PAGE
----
Live, Laugh, Lurk
Published 2:25 pm Friday, January 15, 2021
Local artist sells creations featuring regional cryptids and foods
By Taylor Burnette
Some people are frightened by tales of the Mothman, but others have a more casual relationship.
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Liz Pavlovic, a graphic designer based out of Morgantown, West Virginia, runs an Etsy shop offering unique, West Virginia themed designs. One of the most popular offerings is a sticker, featuring Pavlovic’s unique interpretation of the infamous cryptid, the Mothman. The Mothman is reclined on the sticker with a furry hand on hip, with the words “Live, Laugh, Lurk,” just below, which is a play on the popular phrase “Live, Laugh, Love.”
“I went to the Mothman festival for the first time in 2017,” Pavlovic said. “One of my friends lived in Point Pleasant and invited us to come there and stay at his mom’s house and just see the festival and stuff. We did that, and it was super fun. I was just surprised at how many different interpretations of Mothman that were there, and cool [merchandise] and stuff, and I just kind of fell in love with him specifically as a cryptid.”
Pavlovic went home and was inspired to begin drawing the Mothman, the Flatwoods Monster and an array of other West Virginia-based cryptids.
The original “Live, Laugh, Lurk” sticker took off, Pavlovic said, and from there the shop’s offerings expanded to include other things based around personal interests.
A lot of Pavlovic’s work also features food and cats, and the two mixed together. Some of the food-cat items include a “Cathead Biscuit,” based off the popular Southern staple, cathead biscuits. The “Cathead Biscuit” piece is a biscuit Pavlovic drew with an adorable cat’s head on the top of the biscuit.
“I try to make stuff that I would want to buy myself,” Pavlovic said. “It’s always really cool when other people want it too, and that just covers groups of people that have similar interests that way. It’s just been really nice.”
Many of Pavlovic’s other items are also based on regional West Virginian foods.
“I love food, and discovering new hole-in-the-wall places in West Virginia, and kind of celebrating … what some people see as like everyday things, or maybe not super glamorous things, like chili dogs and pepperoni rolls,” Pavlovic said. “I like highlighting those and doing cute stuff with them, and fun things, and making them a thing of pride that people, especially outside of the state, can buy and wear, like a pin.”
Pavlovic has met people from all around the country because of the West Virginian artwork. Those who are interested in the food themed items tend to be from West Virginia, and many people from many places are interested in the Mothman themed items.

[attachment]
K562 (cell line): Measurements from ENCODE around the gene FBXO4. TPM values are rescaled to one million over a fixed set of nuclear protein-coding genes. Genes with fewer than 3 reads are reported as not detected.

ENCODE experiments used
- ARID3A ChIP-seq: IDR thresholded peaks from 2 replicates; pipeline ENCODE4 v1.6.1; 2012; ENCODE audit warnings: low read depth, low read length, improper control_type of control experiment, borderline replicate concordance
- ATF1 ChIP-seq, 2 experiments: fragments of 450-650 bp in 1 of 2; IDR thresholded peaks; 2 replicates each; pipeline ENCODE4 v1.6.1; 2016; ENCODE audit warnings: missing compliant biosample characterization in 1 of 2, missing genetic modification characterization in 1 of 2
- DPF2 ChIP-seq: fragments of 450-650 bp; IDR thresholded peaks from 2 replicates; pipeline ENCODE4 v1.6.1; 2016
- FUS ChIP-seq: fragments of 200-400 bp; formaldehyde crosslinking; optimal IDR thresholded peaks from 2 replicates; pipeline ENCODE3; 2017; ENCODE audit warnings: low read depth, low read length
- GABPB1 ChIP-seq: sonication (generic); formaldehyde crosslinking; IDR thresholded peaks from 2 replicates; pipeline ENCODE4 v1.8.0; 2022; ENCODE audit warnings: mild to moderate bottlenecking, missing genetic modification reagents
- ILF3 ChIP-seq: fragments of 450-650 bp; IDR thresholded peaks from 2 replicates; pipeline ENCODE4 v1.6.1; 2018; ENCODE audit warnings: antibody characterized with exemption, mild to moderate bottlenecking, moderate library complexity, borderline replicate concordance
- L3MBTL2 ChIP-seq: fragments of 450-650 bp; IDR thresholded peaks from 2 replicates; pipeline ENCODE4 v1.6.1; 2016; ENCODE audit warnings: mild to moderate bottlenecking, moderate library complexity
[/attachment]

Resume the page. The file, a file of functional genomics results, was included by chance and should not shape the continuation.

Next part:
“I’ve gotten a lot of good feedback, which I mean has all been incredibly nice and kind of overwhelming,” Pavlovic said. “It’s more than I expected when I started doing it, for sure.”
Amidst the COVID-19 pandemic, Pavlovic has focused more on selling products online, as many stores that sold the products in a physical space are now closed.
Additionally, Pavlovic is focusing on fun stuff that there wouldn’t normally be time for, and is keeping an optimistic, positive approach.
Pavlovic’s work has imagined the Mothman as a cryptid with fellow cryptid friends, one of his closest being the Flatwoods Monster, which Pavlovic said is gaining in popularity in the cryptid community.
Products in the shop feature several other cryptids from around the state of West Virginia, including the Loveland Frogman, the Fresno Nightcrawler, the Braxton County monster and many more. There are a lot more local cryptids around the state of West Virginia than many people realize, Pavlovic said.
Recently, Pavlovic used art to support regional organizations by selling “Rednecks against Racism” stickers featuring a possum wearing overalls, “West Virginia Pride” stickers featuring a characterized West Virginia with an LGBTQ+ flag stripe, and a characterized state of West Virginia holding a “Black Lives Matter” sign.
“As a visual artist in West Virginia, and generally with the climate of everything right now, I just wanted to do something with the names that I can to try to raise awareness for those issues,” Pavlovic said. “So, I made those stickers so people can show their pride for those things however they want to and buy them, but more importantly, so I could donate all the proceeds to a few different causes.”
The proceeds of the stickers will go to organizations like Fairness West Virginia, ACLU West Virginia and the National Association of Black Farmers. Pavlovic said the stickers made around $250 per batch of 100 to donate to these organizations.
The stickers, along with the rest of Pavlovic’s products, can be purchased at LizPavlovicDesign on Etsy.